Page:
I’m glad it wasn’t an option for my school pictures. Those weird little awkward imperfections kind of capture a moment for me–like the year I was caught biting my lip because my mother had told me to do that before the photo so that my lips would look rosy.
We had professional photos done and the photographer photoshopped out MY WRINKLES. I hate that he did that and I was kind of surprised. I like how I look and I don’t want to be airbrushed, thank you very much. And as you mention so eloquently, some things cannot be photoshopped away. I’ll have to read that Times article now. And maybe write about it. Thanks for this post!
I agree. I actually do photoediting of my own photos, but never take out so-called “imperfections” (I don’t even know how to do that)- more, I adjust color and whatnot, which makes the picture more true-to-life than my own camera typically captures. True-to-life is my motto. It’s pretty shocking that school pictures are being airbrushed! (We live abroad so our kids have never had school pictures taken).
First I love the “tell cancer to fuck off campaign.” Just had to mention that.
Second, I feel the same way about my photo shopped photos. I want my photos to look like me. If someone can’t recognize me in real life after seeing the photos, then I’m not so such they really are photos of me after all — even if I posed for them.
I know that when I was a senior in high school I was a-very happy they did the ole “touch up.” But I saw with my kids they were starting to do this kind of touching up at younger grades. It seemed odd. The other thing that was ridiculous (while I’m on the subject) was the astronomical price of the photo packets. I mean, really…for a regular grade photo package? Honestly.
My younger brother had his braces and acne Photoshopped out of his senior portrait several years ago. I think those are legitimate changes, because you want to remember the clothes you wore and that youthful look of mischief, not the fact that your mouth was full of painful metal and your face looked like a pepperoni pizza. I can understand kids wanted to have a better version of themselves, especially when parents pass around photos and display them around the house.
My goodness, my school photos would be no fun with airbrushing. I rocked the Elaine super-high hairdo like no one else–and I smiled with a full set of braces too. Then again, that was before someone could post it immediately on FB.
Oh I remember my extended awkward period, although i don’t think I have ever completely gotten beyond it. But photos in those early years definitely capture that stage!
I wish there had been a way to touch up my frizzy hair in high school photographs. I looked like Little Orphan Annie. But touch ups didn’t exist then and now I’m glad. I am who I am.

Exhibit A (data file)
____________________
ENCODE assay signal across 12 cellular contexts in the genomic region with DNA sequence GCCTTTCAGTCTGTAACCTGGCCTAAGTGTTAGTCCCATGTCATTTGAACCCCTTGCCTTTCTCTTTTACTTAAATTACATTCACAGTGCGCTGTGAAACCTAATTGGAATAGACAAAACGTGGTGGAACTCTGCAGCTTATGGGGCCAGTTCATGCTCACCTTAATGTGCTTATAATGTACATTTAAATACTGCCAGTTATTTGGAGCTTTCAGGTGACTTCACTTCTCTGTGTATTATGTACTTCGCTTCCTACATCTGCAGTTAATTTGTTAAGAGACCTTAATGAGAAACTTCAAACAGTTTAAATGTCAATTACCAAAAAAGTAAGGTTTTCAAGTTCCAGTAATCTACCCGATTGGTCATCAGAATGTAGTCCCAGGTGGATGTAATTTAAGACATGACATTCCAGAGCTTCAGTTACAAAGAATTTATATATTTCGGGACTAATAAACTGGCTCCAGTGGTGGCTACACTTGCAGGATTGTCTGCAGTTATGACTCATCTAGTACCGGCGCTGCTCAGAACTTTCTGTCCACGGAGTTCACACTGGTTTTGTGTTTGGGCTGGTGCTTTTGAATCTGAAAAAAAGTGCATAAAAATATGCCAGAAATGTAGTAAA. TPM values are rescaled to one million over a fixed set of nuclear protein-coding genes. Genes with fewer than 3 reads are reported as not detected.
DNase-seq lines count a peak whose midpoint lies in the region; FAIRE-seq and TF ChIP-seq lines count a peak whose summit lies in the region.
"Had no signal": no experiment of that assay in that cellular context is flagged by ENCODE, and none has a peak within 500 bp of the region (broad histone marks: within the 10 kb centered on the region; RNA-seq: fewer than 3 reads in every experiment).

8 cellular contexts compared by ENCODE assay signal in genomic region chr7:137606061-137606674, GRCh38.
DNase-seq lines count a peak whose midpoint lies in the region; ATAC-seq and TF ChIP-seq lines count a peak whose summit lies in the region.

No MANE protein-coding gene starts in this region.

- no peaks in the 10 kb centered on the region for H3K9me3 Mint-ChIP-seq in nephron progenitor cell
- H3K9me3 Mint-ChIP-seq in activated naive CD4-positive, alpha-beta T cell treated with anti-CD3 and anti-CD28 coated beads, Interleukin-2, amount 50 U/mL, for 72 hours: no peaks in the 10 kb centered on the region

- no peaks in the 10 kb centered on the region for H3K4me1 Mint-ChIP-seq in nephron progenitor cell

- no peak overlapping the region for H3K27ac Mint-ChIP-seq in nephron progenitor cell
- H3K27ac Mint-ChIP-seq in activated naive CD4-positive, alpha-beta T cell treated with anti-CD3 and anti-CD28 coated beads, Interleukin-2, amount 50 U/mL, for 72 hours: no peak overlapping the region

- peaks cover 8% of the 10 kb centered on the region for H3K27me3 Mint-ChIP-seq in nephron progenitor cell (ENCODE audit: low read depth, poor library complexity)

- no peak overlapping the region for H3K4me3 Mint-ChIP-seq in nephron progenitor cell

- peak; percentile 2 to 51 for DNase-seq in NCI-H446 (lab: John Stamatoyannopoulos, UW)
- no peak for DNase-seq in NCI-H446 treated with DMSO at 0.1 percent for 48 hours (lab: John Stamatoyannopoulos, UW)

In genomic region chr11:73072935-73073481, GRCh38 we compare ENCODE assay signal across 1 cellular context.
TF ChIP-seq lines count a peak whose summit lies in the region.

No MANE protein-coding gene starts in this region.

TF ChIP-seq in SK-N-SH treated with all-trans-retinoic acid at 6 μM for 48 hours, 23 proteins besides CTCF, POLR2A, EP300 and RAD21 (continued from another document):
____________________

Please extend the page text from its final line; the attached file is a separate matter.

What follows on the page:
I also would’ve liked a bit of photoshop options when my school photos were taken. They could’ve eliminated the braces.
But wouldn’t it be nice if we could airbrush out the brains of some people.
After a generation or two of all this airbrushing, no one will know what anyone looks like anymore. You won’t run into someone on the street and think, hmm, I saw a picture of her last week. It’ll be, hmm, I saw a picture of someone who looks like her but the person in the picture is flawless so it can’t be the same person.
We’re a rapidly disappearing society.
What an interesting topic. I love the cancer campaign. All of the survivors I know are beautiful and don’t need touch ups.
I hadn’t heard about airbrushing of kids (I tend to live under a rock). I wouldn’t change a thing about my beautiful daughter’s pictures. But to be totally honest, I despise seeing pictures of myself. I’ve never photoshopped myself, but I will take twenty pictures to try to get a “decent” one. I get nervous when the shutter clicks, so I throw out an idiotic, crooked grin at the last second. I doubt that could be airbrushed away.
I probably send mixed messages to my daughter. I tell her to love herself for who she is, yet I obsess over my idiotic grin in my own pictures. Egad.
I’m with you…”fuck” photoshop.
Yesterday on Oprah she featured a number of “real” women….got a good look at my contemporary Cybil Shephard. She looked so real and I was glad; not much make-up, a 50 something face, and she was beautiful in her un-photoshopped look.
Like I said, “fuck” photoshop.
We are beautiful as we are.
Way to get kids worrying even more about their appearance. In my mind, imperfections are what make us who we are.
As for photos in general: Now that we all have our images plastered all over the web it kind of cracks me up when people meet me and say — not in a good way — something like “oh, you don’t look like your avatar at all.”
Um, time to introduce some cyber civilities, don’t you think?
I usually throw back something flip like: “well, this is me, just tireder and older!”
I tend to covet my bad memories in some weird Little Miss Martyr sort of way. They made me who I am today, and god dammit, I heart my bad attitude and bitter snarkiness!